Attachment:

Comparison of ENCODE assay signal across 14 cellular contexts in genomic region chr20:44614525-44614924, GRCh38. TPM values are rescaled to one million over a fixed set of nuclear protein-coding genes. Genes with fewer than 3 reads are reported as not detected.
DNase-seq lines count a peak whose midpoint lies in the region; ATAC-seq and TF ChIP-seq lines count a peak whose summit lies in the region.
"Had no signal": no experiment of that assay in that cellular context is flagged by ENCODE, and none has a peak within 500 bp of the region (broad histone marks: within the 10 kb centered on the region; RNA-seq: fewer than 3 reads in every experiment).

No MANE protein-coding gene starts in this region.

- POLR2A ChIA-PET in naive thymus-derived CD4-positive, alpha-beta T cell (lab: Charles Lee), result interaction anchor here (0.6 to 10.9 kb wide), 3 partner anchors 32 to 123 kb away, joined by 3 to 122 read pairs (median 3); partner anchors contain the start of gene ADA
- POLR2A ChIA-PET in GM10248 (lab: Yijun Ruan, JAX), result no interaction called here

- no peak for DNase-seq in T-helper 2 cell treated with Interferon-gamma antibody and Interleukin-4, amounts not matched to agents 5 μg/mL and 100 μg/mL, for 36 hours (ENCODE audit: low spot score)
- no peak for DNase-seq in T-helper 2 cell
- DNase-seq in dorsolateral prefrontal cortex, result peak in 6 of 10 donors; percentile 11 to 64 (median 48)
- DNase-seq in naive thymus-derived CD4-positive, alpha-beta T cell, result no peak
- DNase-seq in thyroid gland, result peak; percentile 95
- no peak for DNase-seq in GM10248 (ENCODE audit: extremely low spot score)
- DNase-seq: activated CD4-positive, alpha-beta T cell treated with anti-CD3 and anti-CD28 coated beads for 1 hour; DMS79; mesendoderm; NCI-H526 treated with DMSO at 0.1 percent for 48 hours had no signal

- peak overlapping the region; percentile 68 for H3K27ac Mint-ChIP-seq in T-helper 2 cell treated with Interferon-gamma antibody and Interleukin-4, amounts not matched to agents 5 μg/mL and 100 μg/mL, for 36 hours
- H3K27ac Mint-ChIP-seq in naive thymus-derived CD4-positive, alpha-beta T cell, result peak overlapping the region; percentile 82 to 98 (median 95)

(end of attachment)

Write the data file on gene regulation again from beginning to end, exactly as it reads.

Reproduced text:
Comparison of ENCODE assay signal across 14 cellular contexts in genomic region chr20:44614525-44614924, GRCh38. TPM values are rescaled to one million over a fixed set of nuclear protein-coding genes. Genes with fewer than 3 reads are reported as not detected.
DNase-seq lines count a peak whose midpoint lies in the region; ATAC-seq and TF ChIP-seq lines count a peak whose summit lies in the region.
"Had no signal": no experiment of that assay in that cellular context is flagged by ENCODE, and none has a peak within 500 bp of the region (broad histone marks: within the 10 kb centered on the region; RNA-seq: fewer than 3 reads in every experiment).

No MANE protein-coding gene starts in this region.

- POLR2A ChIA-PET in naive thymus-derived CD4-positive, alpha-beta T cell (lab: Charles Lee), result interaction anchor here (0.6 to 10.9 kb wide), 3 partner anchors 32 to 123 kb away, joined by 3 to 122 read pairs (median 3); partner anchors contain the start of gene ADA
- POLR2A ChIA-PET in GM10248 (lab: Yijun Ruan, JAX), result no interaction called here

- no peak for DNase-seq in T-helper 2 cell treated with Interferon-gamma antibody and Interleukin-4, amounts not matched to agents 5 μg/mL and 100 μg/mL, for 36 hours (ENCODE audit: low spot score)
- no peak for DNase-seq in T-helper 2 cell
- DNase-seq in dorsolateral prefrontal cortex, result peak in 6 of 10 donors; percentile 11 to 64 (median 48)
- DNase-seq in naive thymus-derived CD4-positive, alpha-beta T cell, result no peak
- DNase-seq in thyroid gland, result peak; percentile 95
- no peak for DNase-seq in GM10248 (ENCODE audit: extremely low spot score)
- DNase-seq: activated CD4-positive, alpha-beta T cell treated with anti-CD3 and anti-CD28 coated beads for 1 hour; DMS79; mesendoderm; NCI-H526 treated with DMSO at 0.1 percent for 48 hours had no signal

- peak overlapping the region; percentile 68 for H3K27ac Mint-ChIP-seq in T-helper 2 cell treated with Interferon-gamma antibody and Interleukin-4, amounts not matched to agents 5 μg/mL and 100 μg/mL, for 36 hours
- H3K27ac Mint-ChIP-seq in naive thymus-derived CD4-positive, alpha-beta T cell, result peak overlapping the region; percentile 82 to 98 (median 95)